Two Letters Re: Basic Mechanics Skill and Knowing Vehicular Limitations

The king of the hill when it comes to breaking loose lug nuts is the four-way lug wrench.

It is also called a “cross wrench” by some folks. I have used them since I was a child learning everyday fixes from my father in the 1960s. But beware of cheaply-made imports.

I have bent and actually broken a few of the cheap ones while helping friends break lugs loose on their vehicles using their cheap four way lug wrenches that I had told them not to buy, but they ignored my advise and went cheap. Sitting on a desolate dirt road, in the dark while in pouring rain 20+ miles from nowhere with a flat or blowout and a broken lug wrench is not my idea of fun.

While I cannot remember the manufacturer of the lug wrenches that I have (they are in my vehicles) but here is a link to a USA manufacturer of four way lug wrenches. I suggest anyone that is shopping for one (or more) to look at the web page and decide which one fits their needs (they make both standard and metric) and look for that exact model. As the saying goes; “Buy once, Cry once.”

The Professional model wrenches have a drop forged center for extra strength, and can be found on Amazon with free shipping.

(I have no affiliation with either Ken Tool or – Tim P.


I have a comment on the prevention side of things concerning lug nuts.
A friend of mine who lives in southern Arizona had his tires rotated. This was performed by a major tire chain and the incident occurred a few years ago. The rotation occurred in his home town and he traveled north in cold weather.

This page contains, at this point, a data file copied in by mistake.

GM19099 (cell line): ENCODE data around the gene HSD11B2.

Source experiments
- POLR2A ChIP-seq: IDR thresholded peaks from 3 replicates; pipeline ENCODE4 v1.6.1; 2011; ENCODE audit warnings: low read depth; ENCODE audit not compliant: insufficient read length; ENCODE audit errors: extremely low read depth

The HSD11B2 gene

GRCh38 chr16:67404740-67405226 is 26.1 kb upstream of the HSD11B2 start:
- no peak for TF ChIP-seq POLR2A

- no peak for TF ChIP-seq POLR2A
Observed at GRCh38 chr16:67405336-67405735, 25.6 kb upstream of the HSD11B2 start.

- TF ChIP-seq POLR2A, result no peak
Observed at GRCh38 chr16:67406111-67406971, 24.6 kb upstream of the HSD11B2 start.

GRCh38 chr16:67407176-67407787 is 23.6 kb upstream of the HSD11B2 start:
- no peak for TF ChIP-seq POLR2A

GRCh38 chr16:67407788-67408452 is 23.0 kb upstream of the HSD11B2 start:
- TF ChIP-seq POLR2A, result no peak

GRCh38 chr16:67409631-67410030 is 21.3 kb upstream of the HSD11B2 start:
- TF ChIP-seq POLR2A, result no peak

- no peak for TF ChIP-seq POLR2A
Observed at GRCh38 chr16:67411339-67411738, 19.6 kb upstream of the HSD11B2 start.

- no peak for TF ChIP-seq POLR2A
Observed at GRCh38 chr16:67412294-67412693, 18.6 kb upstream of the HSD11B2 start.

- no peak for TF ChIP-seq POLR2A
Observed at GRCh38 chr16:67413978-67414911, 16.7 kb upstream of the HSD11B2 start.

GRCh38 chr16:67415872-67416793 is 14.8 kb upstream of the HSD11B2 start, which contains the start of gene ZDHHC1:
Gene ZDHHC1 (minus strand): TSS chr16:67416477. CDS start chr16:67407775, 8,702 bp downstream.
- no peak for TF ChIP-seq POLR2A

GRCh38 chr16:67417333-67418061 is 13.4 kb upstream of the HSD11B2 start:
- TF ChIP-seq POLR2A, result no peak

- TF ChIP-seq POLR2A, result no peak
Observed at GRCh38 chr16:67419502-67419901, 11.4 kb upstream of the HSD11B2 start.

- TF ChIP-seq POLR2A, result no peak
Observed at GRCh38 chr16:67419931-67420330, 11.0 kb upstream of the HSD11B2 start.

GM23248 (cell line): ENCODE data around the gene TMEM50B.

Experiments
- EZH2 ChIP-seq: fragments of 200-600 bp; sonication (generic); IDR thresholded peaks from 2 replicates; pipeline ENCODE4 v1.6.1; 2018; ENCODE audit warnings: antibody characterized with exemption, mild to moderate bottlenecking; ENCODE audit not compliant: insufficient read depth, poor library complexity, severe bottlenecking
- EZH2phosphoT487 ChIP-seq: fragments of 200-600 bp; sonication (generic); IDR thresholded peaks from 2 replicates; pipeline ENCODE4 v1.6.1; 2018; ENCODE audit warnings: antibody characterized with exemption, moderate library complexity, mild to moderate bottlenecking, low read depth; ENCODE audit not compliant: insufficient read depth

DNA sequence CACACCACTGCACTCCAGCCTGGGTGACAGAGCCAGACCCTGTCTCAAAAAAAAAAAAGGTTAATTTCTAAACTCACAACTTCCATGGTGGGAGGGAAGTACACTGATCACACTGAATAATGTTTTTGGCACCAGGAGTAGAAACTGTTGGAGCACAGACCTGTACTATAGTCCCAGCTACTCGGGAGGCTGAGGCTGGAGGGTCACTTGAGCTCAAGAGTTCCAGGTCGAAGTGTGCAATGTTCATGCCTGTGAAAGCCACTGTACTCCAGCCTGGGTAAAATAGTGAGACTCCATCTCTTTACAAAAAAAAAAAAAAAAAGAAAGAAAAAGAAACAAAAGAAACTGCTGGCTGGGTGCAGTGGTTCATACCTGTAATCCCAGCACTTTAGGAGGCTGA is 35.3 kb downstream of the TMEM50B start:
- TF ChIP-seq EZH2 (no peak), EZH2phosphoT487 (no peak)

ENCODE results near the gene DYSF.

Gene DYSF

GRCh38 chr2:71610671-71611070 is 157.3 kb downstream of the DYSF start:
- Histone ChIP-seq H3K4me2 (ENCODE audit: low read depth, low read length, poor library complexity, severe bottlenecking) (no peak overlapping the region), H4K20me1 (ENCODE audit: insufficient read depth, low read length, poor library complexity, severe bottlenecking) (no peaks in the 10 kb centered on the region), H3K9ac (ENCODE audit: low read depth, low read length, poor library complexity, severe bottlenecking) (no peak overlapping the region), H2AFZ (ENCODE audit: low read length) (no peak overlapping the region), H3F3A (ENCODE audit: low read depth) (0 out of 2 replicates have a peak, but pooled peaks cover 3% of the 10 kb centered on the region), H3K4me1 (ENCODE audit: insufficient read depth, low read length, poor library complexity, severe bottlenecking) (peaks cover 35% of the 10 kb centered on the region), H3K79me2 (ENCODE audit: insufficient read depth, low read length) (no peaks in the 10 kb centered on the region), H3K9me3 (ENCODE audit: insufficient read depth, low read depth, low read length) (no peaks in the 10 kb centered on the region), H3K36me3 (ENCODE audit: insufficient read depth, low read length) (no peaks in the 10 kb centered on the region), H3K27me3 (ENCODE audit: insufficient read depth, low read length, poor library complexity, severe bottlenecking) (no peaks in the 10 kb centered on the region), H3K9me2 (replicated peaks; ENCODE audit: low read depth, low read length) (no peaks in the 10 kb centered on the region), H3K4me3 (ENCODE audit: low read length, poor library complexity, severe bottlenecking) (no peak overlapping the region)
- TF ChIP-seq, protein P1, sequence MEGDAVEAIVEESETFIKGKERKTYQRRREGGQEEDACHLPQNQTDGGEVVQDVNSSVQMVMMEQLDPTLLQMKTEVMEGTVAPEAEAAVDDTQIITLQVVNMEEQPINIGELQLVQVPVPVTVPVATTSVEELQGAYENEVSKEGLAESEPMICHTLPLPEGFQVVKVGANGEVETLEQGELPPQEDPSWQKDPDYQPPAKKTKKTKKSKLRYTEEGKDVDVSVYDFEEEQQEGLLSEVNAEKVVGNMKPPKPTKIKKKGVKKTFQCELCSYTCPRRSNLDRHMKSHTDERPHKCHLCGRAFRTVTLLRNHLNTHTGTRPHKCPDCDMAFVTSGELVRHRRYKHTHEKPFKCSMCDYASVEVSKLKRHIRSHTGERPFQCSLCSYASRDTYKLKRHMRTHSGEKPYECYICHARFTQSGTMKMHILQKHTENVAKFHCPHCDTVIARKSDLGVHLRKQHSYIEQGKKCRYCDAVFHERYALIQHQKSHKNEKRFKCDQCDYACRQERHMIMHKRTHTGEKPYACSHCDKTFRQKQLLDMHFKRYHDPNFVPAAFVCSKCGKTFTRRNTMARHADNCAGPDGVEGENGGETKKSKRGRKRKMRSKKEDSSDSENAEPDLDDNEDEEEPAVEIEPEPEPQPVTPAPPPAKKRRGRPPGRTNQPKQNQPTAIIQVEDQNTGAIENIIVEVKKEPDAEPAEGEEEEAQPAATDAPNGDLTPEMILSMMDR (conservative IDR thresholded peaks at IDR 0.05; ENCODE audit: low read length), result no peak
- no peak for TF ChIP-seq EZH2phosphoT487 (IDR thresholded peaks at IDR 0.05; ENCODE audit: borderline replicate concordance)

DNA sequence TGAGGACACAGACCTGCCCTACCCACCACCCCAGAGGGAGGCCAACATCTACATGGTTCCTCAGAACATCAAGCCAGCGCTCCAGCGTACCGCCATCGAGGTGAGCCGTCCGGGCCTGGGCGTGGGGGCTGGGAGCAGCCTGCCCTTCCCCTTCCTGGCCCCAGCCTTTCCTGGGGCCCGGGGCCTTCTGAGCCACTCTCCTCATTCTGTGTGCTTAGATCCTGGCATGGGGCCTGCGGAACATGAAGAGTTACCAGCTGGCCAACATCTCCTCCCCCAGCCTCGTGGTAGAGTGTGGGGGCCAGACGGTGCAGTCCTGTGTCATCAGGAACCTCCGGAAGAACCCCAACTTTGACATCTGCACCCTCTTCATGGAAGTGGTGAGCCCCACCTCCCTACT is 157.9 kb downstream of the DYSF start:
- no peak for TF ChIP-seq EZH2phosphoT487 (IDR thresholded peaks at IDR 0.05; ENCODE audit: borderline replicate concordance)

On his return he encountered rather cold weather, below freezing actually. He had a tire failure of the sort not expected. As he was driving his right front tire was observed ahead of his vehicle which caused him to decide to stop…once the realization that it was his tire sunk in. Upon investigation he observed that all of the studs had sheared from the hub. He spent quite awhile on the side of the road pulling each of the other tires, removing a stud from each of the remaining hubs, then installing them into the failed hub just to get home.
Root cause was determined to be over torqued nuts on the failed hub. Turns out the major tire chain did not actually torque lug nuts to the recommended value at that time. Add an air rachet into the equation and and this was the result. Seems that as he was traveling in near arctic temperatures the hub cooled to the point where the studs shrunk to the point where the torque applied exceeded the shear value of the studs. Needless to say I observe my tire installations closely…and that same company now torques everything. – Kevin D.